The Hancock-Henderson Quill, Inc.
Greetings to everyone in western Illinois.
I'm a hope'n everyone is enjoy'n this nice weather we've been have'n. It shore does a lot in advanc'in harvest and adjust'n, positively a person's attitude. Some farmers are already completed with corn harvest, even before they started harvest'n soybeans.
As for our garden, my goodness the squash of all types and tomatoes have produced beyond expectation. We've been share'n em with neighbors and friends. The apples and pears didn't turnout so well. Too much summer rain, I suppose, and with it came various diseases.
Deer season, for those hunt'n with a bow is upon us begin'n October 1, and October 9-10 for youth firearm season. Soon those with a straight arrow or some young feller with a good aim will remove a few of those pesky critters that sneak along the side of the road wait'n to chase just the right vehicle to spoil that drivers trip. If'n you've ever had it happen you know just how frustrate'n the incident can be.
As for meself, I grants permission to any and all that volunteer to thin the ranks of America's version of terrorism in the form of a deer determined to commit suicide. Some semi trucks now-a-days are equipped to lessen the damage from deer collision. Those deer as a result, are quite noticeable, all smashed to smithereens with not much left but a blob on the road.
Buster Jigs sez deer hunt'n was the "in" thing in his younger days during his grow'n up years. Mostly because of where he lived. It was near areas of large timber growth and it gave opportunity to see deer come'n out to graze in the bean fields in the summer months.
In those days it was new and excite'n to hunt deer in Buster's territory down near skunk holler. Everything was dropped except chores, which were done before daylight, and then they concentrated on hunting.
There were two ways they used to hunt in Buster's community. One way was to go slowly and quietly through the woods and sometimes just sit peacefully in a tree to wait and watch. This was often a successful way to hunt if'n you had the right talent and patience.
The other way included more hunters, and in those days there seemed to be more hunters than deer. At least you saw lots of hunters and the deer were few unless you went way back deep into the isolated woods.
Hunt'n with a gang of hunters brought lots of excitement and go'in with the gang was just that. Buster calls it gang hunt'n. Not so quiet and not so peaceful.
Gang hunters would divide in teams with the "standers" or "posters" lin'in up along a field beside the woods. The drivers would come in through the woods opposite and scare the deer out.
Hopefully, they would run past the "posted" "standers". Buster sez, "They usually saw lots of deer that way but often watched the other fellers shoot them."
On this one particular occasion the leader of Busters gang was a very good hunter and his talent's usually netted him a deer. Because deer weren't that plentiful, that was quite a feat. Buster and gang recognized that he knew what he was do'in.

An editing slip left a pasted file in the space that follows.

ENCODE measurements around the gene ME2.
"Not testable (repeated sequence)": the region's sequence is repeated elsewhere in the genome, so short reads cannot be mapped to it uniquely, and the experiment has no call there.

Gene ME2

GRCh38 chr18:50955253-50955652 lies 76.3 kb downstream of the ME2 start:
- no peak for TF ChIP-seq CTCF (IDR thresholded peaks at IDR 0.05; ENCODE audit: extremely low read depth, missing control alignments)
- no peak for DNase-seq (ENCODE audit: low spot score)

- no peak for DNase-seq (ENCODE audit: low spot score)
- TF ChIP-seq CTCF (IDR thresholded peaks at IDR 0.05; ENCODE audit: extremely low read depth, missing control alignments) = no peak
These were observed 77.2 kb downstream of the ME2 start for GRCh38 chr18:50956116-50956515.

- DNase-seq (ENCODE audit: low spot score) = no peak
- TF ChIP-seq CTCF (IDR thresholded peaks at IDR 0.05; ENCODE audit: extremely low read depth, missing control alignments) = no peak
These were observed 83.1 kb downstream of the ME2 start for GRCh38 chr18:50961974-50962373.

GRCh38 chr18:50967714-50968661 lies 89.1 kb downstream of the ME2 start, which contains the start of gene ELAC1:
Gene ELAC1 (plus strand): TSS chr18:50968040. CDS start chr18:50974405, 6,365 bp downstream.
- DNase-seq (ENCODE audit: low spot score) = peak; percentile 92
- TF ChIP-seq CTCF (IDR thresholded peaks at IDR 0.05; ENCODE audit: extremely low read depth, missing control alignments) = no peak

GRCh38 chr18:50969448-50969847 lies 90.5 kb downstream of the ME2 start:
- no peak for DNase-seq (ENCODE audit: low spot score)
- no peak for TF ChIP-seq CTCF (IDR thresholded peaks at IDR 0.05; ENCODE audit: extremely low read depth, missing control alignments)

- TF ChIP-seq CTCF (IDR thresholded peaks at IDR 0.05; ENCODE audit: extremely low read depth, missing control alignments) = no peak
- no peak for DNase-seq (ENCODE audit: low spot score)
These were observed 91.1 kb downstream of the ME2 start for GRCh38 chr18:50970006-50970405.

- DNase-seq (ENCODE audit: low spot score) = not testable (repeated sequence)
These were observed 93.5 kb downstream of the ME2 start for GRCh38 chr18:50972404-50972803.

One day, after make'n several drives, a nice buck kept escape'n his hunters. The leader of Busters gang understood that woods almost as well as his own backyard, and he knew what deer usually do.
Instead of make'n a big drive, the leader let the main group go somewhere else and told Buster and two of his friends to stand along a ridge, and he would drive that big trophy buck to them by himself. The leader earnestly stressed to them to stay put and not leave until he came through.
Well, they were stand'n there wait'n when one of the hunters from the larger gang came tear'n up through the woods with his pickup tell'n Buster and friends they had seen some deer over yonder someplace. Everyone jumped on and went with him.
"Over there" was mostly confusion and no one knew what they were do'in and of course no one got a deer either.
"Back where Buster and friends were supposed to be, their gang leader had flushed out a humongous large trophy buck deer to where they had been stand'n. The leader was a bit beat out at them.
He patiently rounded up more hunters to make another stand. Rest assured though, it wasn't Buster and friends.
"The leader followed that big buck until someone else shot him. Someone that did as he was told.
Buster sez, "He learned a valuable lesson that day on remain'n in your call'n".
He quoted I Cor. 7:20 which states, "Let every man abide in the same calling wherein he was called".
There is a lesson for all of us folk in western Illinois who might wonder if'n the grass might be greener on the other side of the fence (county, state, occupation, size operation).
In a later column I'll write on ,"Make'n life on the farm" as it pertains to this hunt'n lesson and stick'n with your call'n. After that I'll give you King Solomon's wisdom on how to catch a thief. Might be a good lesson dure'n this political season just ahead of the November elections and how to discern the truth betwixt all the political rhetoric we are be'n endowed with.
Solomon's wisdom might be helpful when analyze'n negative campaign ads which politicians are use'n on their opponents, rather than speak'n in support of their own votes on health care and other very controversial issues.
Me and the boys is fix'n to put our heads together to give you'ns their ideas on how to handle a make for positive appreciation for life on the farm as well as apply Solomon's wisdom to the important election come'n up in about three weeks.
Keep on Smile'n
Catch ya Later